How to han­dle in­come from rental prop­er­ties

Orlando Sentinel - - SUCCESS - By Pa­tri­cia Mertz Ess­wein

made on money,” says Ed Slott, a CPA and IRA ex­pert. In­ter­est and div­i­dends are also forms of pas­sive in­come.

Slott sug­gests a cou­ple of work­arounds: You could form your own prop­erty-man­age­ment com­pany as a cor­po­ra­tion or lim­ited-li­a­bil­ity com­pany and be­come its em­ployee. Then you could have a solo 401(k) (see www.irs.gov/ re­tire­ment-plans/one-par­tic­i­pant-401kplans).

Or, if you file a joint re­turn with your spouse and your spouse has earned in­come, you could each con­trib­ute to your own IRAs, as long as your spouse earns enough in­come to cover each of your con­tri­bu­tions. In that case, you can use your rental in­come to fund your spousal IRA.

For 2019 and 2020, your to­tal an­nual con­tri­bu­tions to your tra­di­tional and Roth IRAs can't ex­ceed $6,000 ($7,000 if you're age 50 or older) or your tax­able com­pen­sa­tion for the year, if your com­pen­sa­tion was less than that dol­lar limit.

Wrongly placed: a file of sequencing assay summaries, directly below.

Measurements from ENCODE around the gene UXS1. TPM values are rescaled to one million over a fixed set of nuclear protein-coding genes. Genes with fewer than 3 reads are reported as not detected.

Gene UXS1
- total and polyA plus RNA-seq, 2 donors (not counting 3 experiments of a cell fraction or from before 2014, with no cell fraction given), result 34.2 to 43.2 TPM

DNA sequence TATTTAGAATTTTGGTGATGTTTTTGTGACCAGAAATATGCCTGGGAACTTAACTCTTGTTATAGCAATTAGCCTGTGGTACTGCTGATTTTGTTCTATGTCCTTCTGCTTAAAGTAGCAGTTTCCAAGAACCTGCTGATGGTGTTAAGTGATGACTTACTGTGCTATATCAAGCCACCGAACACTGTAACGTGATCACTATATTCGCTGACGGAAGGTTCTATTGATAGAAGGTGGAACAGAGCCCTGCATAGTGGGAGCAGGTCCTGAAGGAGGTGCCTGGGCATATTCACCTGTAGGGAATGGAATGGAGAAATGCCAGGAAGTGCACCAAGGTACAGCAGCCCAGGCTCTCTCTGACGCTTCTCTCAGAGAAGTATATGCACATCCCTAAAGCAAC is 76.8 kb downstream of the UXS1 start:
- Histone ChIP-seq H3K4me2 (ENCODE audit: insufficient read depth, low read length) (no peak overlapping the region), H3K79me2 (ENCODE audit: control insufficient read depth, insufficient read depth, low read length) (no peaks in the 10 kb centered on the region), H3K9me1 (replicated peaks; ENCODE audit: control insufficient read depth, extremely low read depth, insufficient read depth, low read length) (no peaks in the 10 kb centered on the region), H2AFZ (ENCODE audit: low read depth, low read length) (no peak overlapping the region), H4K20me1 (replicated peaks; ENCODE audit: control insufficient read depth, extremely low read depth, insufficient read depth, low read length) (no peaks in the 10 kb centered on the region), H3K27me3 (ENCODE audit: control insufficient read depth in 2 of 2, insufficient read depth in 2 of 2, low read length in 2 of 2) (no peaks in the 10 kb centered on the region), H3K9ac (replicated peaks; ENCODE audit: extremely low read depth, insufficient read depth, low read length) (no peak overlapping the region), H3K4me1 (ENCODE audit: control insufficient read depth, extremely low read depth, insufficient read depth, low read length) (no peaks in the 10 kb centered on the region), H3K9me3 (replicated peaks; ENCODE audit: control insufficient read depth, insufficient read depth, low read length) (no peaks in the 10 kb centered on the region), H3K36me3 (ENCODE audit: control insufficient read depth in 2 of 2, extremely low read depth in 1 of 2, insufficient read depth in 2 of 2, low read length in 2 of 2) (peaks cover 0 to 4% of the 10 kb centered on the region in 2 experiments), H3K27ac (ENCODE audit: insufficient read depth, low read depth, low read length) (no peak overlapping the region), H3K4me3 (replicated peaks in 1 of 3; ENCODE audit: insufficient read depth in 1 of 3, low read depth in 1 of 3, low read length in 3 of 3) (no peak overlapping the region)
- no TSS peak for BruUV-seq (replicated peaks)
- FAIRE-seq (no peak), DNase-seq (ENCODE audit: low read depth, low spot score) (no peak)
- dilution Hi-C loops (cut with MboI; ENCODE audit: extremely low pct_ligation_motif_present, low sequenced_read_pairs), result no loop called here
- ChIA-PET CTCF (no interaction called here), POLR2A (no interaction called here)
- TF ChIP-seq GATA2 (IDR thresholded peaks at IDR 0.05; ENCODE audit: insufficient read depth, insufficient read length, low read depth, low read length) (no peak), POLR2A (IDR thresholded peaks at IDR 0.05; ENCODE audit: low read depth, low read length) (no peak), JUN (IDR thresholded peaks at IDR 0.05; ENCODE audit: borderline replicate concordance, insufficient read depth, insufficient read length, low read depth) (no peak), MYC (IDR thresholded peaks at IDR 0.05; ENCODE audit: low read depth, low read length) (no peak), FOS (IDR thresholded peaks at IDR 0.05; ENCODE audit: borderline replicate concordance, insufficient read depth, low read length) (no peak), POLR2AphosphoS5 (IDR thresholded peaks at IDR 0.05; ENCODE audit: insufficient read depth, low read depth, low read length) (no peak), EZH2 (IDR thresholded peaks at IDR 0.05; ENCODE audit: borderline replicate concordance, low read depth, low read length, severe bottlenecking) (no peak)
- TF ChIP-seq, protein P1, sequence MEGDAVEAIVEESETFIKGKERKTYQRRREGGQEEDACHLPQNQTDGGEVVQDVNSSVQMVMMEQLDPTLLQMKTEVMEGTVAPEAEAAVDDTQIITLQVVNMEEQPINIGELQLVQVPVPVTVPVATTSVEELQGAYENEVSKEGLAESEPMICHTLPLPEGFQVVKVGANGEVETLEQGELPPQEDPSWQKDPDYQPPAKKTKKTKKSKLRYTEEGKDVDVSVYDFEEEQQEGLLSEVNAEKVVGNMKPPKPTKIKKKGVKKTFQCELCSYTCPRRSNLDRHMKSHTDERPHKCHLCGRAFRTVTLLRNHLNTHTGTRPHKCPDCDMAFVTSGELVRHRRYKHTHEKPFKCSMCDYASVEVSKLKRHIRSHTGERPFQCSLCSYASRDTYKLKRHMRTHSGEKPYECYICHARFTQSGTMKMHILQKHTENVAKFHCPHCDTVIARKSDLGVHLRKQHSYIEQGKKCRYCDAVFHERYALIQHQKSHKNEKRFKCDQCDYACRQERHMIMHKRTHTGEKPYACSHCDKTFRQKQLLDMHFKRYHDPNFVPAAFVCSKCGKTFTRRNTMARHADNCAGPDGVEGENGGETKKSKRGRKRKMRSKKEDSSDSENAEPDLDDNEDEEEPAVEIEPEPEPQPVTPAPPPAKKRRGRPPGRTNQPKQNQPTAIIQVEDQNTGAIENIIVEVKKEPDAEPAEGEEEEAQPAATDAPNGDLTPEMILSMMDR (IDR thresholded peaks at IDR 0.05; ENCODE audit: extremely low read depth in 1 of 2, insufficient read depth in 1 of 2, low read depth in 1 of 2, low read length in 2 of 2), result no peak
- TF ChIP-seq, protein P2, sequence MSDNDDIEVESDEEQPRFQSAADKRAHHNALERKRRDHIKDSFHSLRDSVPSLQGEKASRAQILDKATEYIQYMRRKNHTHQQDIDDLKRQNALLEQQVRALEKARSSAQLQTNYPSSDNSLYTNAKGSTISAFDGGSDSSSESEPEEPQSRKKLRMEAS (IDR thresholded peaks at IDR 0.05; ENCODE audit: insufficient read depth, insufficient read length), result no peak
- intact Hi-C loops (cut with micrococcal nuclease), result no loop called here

If you and your spouse are fund­ing a reg­u­lar and spousal IRA, the com­bined con­tri­bu­tions can't ex­ceed the tax­able com­pen­sa­tion that you report on your joint re­turn.

Note that your Roth IRA con­tri­bu­tion might be lim­ited based on your fil­ing sta­tus and in­come. Sin­gles can make a full or par­tial con­tri­bu­tion to a Roth if their in­come is up to $137,000 in 2019 and $139,000 in 2020. Mar­ried joint fil­ers are el­i­gi­ble to make a full or par­tial con­tri­bu­tion to a Roth if their in­come is up to $203,000 for 2019 and $206,000 in 2020.

You can make a con­tri­bu­tion for 2019 up un­til April 15, 2020(see www.irs.gov/ forms-pubs/about-pub­li­ca­tion-590-a).

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